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The Essential Ingredients of a Successful Basketball Practice

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Outlining a practice is a key ingredient to a successful season. In many cases, time is limited so you need to make the most of it. Keep players busy at all times.

The first step to planning a successful practice is to design a plan for your season. Second, you need to develop a general practice outline. Finally, you can plan your daily practice.

The key ingredients to a practice include a team meeting; warm up, individual skill work, team offense/defense, game situation drills, conditioning, and scrimmage.

Meeting. Have some time to discuss issues concerning the team, watch game film, explain a new play, or discuss a rule. This may be most effective at the beginning of practice before warming up.

Warm up. The warm up could be laps around the court that players can do when entering the gym. Players should stretch immediately after the warm up. A drill that gets all players moving is another great warm up.

Individual skill work. Players need to have a time during each practice to develop their skills. Using stations is a great way to practice several individual skills in a short period of time.

Team offense/defense. Take some time to get each player involved in learning the offense and defense. If your time is very limited, you may need to alternate between offense and defense each practice. Do what is important to you and your team.

Game situation drills. Prepare your players for game situations. Make these as game like as possible. Set a goal and make consequences for not reaching the goal to motivate players. You can include special situations such as "10 seconds left and you lead by 2pts." Expose your players to situations that can occur during the game and teach them what they need to do in that situation. This builds their confidence.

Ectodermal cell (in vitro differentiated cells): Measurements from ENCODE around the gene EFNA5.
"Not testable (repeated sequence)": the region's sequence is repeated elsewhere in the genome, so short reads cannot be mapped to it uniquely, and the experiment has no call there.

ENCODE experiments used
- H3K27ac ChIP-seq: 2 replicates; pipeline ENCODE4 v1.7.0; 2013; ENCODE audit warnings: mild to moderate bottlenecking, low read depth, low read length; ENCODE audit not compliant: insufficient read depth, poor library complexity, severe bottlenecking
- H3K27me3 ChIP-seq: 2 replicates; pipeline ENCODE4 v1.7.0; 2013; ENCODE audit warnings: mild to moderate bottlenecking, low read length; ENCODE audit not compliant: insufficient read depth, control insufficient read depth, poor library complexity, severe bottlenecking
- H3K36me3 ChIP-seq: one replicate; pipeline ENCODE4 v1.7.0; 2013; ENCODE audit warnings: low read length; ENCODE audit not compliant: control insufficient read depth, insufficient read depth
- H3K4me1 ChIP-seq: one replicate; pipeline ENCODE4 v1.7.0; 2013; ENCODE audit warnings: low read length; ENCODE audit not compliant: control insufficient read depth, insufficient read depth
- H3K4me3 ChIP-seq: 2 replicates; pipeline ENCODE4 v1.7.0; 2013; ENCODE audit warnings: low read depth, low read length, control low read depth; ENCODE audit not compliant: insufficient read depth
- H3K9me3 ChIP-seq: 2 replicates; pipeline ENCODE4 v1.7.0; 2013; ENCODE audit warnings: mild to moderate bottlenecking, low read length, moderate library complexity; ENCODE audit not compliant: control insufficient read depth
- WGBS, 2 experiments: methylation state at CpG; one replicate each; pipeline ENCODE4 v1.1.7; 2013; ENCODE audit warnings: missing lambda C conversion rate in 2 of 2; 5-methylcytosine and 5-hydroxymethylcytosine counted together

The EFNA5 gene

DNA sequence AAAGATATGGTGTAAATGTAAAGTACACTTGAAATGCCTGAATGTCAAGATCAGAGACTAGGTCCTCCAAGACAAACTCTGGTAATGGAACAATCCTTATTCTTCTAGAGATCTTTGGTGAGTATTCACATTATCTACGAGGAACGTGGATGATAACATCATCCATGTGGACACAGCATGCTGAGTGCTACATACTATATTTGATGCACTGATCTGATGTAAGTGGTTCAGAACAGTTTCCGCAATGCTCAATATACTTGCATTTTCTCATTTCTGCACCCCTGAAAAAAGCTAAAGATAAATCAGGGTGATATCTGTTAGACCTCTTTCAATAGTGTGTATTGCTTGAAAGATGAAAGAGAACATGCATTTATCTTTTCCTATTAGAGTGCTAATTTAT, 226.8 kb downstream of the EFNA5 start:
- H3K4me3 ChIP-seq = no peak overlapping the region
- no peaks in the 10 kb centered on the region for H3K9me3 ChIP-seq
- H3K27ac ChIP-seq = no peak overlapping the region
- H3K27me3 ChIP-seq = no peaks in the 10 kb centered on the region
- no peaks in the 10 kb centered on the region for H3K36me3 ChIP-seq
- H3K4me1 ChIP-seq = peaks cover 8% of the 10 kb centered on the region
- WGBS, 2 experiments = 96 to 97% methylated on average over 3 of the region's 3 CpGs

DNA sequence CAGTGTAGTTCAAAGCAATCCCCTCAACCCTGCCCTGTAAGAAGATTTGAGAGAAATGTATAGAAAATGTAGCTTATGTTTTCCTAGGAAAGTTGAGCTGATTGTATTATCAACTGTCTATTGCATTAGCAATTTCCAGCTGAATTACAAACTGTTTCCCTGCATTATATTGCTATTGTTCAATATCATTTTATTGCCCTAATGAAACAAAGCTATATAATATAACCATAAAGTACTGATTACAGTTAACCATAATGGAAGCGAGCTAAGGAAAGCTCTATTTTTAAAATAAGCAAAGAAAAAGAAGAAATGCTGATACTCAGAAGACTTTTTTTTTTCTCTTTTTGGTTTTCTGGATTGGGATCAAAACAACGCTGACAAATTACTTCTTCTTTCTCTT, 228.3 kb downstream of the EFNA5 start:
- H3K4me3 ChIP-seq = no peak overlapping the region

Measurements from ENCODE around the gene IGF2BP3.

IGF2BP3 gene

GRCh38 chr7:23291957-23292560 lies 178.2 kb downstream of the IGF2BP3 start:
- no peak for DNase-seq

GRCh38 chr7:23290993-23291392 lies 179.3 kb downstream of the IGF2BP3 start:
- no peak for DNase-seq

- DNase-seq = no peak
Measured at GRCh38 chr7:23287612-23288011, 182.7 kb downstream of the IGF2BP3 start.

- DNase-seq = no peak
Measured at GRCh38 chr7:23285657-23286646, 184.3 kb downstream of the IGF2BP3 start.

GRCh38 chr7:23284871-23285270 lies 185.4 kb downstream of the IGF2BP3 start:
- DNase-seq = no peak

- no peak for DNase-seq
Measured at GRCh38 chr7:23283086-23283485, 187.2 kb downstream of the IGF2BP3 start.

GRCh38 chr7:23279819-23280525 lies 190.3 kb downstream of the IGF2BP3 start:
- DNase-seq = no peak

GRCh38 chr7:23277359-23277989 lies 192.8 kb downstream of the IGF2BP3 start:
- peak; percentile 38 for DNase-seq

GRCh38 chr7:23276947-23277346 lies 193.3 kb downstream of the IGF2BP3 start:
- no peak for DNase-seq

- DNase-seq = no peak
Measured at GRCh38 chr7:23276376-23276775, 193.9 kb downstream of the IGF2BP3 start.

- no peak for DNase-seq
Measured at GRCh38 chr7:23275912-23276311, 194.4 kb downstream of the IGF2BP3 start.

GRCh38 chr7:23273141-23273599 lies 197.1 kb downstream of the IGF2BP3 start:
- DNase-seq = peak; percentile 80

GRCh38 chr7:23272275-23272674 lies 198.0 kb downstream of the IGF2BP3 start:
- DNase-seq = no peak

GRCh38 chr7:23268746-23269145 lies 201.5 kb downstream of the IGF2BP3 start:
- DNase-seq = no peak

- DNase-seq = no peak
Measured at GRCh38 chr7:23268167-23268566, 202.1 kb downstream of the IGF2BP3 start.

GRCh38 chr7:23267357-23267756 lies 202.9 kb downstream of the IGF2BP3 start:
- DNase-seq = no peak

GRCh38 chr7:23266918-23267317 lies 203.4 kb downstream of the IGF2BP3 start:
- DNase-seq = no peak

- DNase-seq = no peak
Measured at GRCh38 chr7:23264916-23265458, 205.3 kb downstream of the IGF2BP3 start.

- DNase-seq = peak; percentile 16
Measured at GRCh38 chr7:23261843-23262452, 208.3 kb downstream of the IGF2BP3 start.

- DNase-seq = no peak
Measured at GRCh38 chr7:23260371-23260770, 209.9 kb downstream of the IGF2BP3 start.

Conditioning. Many drills during practice include the conditioning element. However, a special segment should be set aside for those end of the game situations when you're tired and taking free throws. Practices at the beginning of the season require more conditioning time.

Scrimmage. Scrimmaging helps teach game situations and exposes your player's good and bad habits. You can also find out which players work well together. Bringing in tougher competition will help your team improve.

Be prepared to follow the plan you have made including the time for each segment. If a drill doesn't go well, move on when your plan dictates. You can go over it again the next practice. Vary your practice and teach new material early in the practice after the players have warmed up. Adjust for time and intensity as the season progresses. Always end on a high note. You want your players to look forward to the next practice.

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